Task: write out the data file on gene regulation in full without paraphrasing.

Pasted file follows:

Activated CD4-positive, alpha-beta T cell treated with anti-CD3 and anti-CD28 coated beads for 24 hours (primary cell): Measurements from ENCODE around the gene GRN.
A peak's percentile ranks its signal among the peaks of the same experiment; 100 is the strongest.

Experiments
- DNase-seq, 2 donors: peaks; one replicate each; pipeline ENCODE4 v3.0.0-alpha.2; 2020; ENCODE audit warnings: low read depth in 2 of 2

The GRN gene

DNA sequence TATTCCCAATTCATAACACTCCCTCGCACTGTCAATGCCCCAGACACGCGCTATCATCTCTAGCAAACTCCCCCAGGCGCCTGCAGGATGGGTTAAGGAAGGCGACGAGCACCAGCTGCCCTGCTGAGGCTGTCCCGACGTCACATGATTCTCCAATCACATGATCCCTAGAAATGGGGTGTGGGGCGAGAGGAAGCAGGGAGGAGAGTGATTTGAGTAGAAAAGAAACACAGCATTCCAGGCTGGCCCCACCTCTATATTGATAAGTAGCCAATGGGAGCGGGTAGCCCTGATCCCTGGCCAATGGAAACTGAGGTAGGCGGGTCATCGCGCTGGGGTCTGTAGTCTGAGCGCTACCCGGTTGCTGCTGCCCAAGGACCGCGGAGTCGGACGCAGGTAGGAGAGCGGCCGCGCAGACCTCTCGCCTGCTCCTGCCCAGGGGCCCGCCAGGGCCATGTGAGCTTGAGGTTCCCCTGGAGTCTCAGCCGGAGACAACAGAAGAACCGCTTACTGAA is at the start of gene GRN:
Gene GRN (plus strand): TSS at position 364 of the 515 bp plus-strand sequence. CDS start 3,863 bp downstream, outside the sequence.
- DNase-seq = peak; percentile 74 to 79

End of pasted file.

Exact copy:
Activated CD4-positive, alpha-beta T cell treated with anti-CD3 and anti-CD28 coated beads for 24 hours (primary cell): Measurements from ENCODE around the gene GRN.
A peak's percentile ranks its signal among the peaks of the same experiment; 100 is the strongest.

Experiments
- DNase-seq, 2 donors: peaks; one replicate each; pipeline ENCODE4 v3.0.0-alpha.2; 2020; ENCODE audit warnings: low read depth in 2 of 2

The GRN gene

DNA sequence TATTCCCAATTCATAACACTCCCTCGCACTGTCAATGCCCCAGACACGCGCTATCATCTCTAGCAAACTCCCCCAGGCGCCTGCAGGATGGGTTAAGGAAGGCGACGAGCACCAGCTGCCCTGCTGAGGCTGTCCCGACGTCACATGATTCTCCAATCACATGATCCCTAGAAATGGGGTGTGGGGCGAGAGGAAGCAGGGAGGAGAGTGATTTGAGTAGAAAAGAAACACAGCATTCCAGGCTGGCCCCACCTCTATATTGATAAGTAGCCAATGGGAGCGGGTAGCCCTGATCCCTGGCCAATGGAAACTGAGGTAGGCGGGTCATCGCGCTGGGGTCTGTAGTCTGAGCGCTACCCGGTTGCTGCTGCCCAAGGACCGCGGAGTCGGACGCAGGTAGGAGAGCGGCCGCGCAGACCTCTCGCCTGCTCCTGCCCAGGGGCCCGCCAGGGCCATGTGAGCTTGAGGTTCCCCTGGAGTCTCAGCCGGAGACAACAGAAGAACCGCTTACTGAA is at the start of gene GRN:
Gene GRN (plus strand): TSS at position 364 of the 515 bp plus-strand sequence. CDS start 3,863 bp downstream, outside the sequence.
- DNase-seq = peak; percentile 74 to 79